Intramuscular injection is given profoundly into the gluteal muscle region. Local atrophy is frequently caused by subcutaneous deposing of the suspension. In oder to minimize the incidence of dermal and subdermal atrophy, care must be exercised not to exceed recommended doses in injections.
Local injection of a steroid into a previously infected joint is to be avoided.
Because rare instances of anaphylactoid reactions have occured in patients receiving parenteral corticosteroid therapy, appropriate precautionary measures should be taken prior to administration, especially when the patient has a history of allergy to any drug.
In patients on corticosteroid therapy subjected to any unusal stress, increased dosage of rapidly acting corticosteroids before, during, and after the stressful situation is indicated. Corticosteroids may mask some signs of infection, and new infections may appear during their use. There may be decreased resistance and inability to localise infection when corticosteroids are used. Infections with any pathogen including viral, bacterial, fungal, protozoan or helminthic infections, in any location of the body, may be associated with the use of corticosteroids alone or in combination with other immunosuppressive agents that affect cellular immunity, humoral immunity, or neutrophil function.
Average and large doses of corticosteroids can cause elevation of blood pressure, salt and water retention, and increased excrection of potassium. These effects are less likely to occur with the synthetic derivates except when used in large doses. Dietary salt restriction and potassium supplementation may be necessary. All corticosteroids increase calcium excretion. Administration of live or live attenuated vaccines is contraindicated in patients receiving immunosuppressive doses of corticosteroids. Killed or inactivated vaccines may be administered to patients receiving immunosuppressive doses of corticosteroids, however, the reponse to such vaccines may be diminished. Indicated immunization procedures may be undertaken in patients receiving nonimmunosuppressive doses of corticosteroids.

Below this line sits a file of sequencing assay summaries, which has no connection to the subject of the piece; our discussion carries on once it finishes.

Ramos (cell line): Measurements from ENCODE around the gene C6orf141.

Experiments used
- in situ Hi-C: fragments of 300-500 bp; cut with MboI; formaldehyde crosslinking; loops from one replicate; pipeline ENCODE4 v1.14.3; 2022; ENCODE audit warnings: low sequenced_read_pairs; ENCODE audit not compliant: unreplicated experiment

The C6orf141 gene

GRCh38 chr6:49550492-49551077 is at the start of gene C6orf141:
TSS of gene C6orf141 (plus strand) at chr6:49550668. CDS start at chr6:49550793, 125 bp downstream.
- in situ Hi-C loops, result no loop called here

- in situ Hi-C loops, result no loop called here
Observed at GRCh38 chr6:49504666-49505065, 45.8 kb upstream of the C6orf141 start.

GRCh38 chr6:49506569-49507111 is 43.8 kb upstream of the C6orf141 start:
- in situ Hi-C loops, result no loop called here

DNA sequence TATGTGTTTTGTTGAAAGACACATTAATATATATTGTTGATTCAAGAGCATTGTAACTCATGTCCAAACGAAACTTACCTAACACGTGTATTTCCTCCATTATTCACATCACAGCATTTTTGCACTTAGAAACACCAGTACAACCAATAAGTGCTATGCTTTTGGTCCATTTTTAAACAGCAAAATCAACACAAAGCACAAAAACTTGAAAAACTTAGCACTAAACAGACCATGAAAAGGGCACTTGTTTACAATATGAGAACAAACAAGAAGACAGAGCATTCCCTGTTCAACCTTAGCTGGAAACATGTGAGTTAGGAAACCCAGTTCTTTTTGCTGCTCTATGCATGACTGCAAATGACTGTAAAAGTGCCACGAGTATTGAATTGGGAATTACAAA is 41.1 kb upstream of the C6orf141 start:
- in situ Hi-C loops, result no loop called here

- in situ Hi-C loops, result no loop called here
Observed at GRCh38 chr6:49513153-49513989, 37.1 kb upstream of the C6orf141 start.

Prolonged use of corticosteroids may produce posterior subcapsular cataracts, glaucoma with possible damage of the optic nerves, and may enhance the establishment of secondary occular infections due to fungi or virus.
The use of PHARMACORT in active tuberculosis should be restricted to those cases of fulminating or disseminated tuberculosis in which the corticosteroid is used for the management of the disease in conjunction with appropriate antituberculous regimen. If corticosteroids are indicated in patients with latent tuberculosis or tuberculin reactivity, close observation is necessary as reactivation of the disease may occur. During prolonged corticosteroid therapy, these patients should receive chemoprophylaxis.
The suspension has not to be injected through intraocular way. Some cases of ophthalmities, eye's inflammations, increase of intraocular pressure, eyesight troubles included eyesight loss in consequence of intravitreal administration, have been reported.
IN PREGNANCY AND EARLY INFANCY, PHARMACORT SHOULD BE GIVEN ONLY IF CLEARLY NEEDED AND UNDER DIRECT CONTROL OF A PHYSICIAN
Dosage and administration